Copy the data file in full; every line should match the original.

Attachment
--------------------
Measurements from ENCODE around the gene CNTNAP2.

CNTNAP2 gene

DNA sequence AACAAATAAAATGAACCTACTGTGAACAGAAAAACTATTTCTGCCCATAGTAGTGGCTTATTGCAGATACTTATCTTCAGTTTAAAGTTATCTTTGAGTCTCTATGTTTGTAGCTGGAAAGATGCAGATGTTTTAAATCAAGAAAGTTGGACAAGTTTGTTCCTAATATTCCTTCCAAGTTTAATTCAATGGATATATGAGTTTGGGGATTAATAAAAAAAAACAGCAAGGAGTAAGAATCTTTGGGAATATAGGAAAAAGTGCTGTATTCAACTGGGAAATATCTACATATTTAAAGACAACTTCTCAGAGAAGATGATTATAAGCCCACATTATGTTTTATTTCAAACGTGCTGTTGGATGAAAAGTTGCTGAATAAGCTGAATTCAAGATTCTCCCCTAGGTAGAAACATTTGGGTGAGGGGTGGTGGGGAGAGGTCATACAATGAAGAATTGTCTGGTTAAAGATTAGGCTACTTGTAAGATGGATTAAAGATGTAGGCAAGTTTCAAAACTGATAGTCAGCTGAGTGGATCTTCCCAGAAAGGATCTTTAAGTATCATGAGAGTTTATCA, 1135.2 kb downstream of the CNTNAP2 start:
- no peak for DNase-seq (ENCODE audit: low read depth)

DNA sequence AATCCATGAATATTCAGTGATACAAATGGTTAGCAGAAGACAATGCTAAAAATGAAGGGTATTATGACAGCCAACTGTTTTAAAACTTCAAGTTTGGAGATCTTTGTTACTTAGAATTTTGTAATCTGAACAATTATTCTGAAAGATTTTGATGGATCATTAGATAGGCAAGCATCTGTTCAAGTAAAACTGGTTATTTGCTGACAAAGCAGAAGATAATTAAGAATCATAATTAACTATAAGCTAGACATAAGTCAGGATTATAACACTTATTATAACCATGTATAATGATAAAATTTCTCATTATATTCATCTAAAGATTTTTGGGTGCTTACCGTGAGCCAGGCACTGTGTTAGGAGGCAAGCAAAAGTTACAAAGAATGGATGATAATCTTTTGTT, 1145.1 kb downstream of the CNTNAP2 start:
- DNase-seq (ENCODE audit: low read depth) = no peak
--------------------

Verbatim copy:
Measurements from ENCODE around the gene CNTNAP2.

CNTNAP2 gene

DNA sequence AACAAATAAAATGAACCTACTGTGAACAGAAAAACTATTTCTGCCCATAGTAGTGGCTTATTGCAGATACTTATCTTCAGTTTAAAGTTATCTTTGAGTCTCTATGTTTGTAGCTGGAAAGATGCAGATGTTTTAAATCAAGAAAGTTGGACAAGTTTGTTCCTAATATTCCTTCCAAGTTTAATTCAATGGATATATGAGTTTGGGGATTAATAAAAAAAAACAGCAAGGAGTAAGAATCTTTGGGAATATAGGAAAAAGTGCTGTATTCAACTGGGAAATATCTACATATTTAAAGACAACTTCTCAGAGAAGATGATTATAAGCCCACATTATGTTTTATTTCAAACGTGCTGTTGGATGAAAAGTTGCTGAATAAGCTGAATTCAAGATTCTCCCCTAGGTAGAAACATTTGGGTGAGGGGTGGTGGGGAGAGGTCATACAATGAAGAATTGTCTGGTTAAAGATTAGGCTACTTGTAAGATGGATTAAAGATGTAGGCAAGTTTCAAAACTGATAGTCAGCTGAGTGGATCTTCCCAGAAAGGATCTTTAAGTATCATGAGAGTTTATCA, 1135.2 kb downstream of the CNTNAP2 start:
- no peak for DNase-seq (ENCODE audit: low read depth)

DNA sequence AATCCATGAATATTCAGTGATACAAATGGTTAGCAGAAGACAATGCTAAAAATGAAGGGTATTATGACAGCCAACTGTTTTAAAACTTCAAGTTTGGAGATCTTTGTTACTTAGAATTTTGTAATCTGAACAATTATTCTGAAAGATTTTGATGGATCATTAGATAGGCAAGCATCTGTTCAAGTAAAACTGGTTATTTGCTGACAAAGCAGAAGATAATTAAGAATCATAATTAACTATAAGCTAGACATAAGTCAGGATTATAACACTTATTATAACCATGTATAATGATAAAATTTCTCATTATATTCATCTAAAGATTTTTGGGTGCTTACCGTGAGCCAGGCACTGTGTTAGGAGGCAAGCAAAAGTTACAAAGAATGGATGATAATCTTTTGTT, 1145.1 kb downstream of the CNTNAP2 start:
- DNase-seq (ENCODE audit: low read depth) = no peak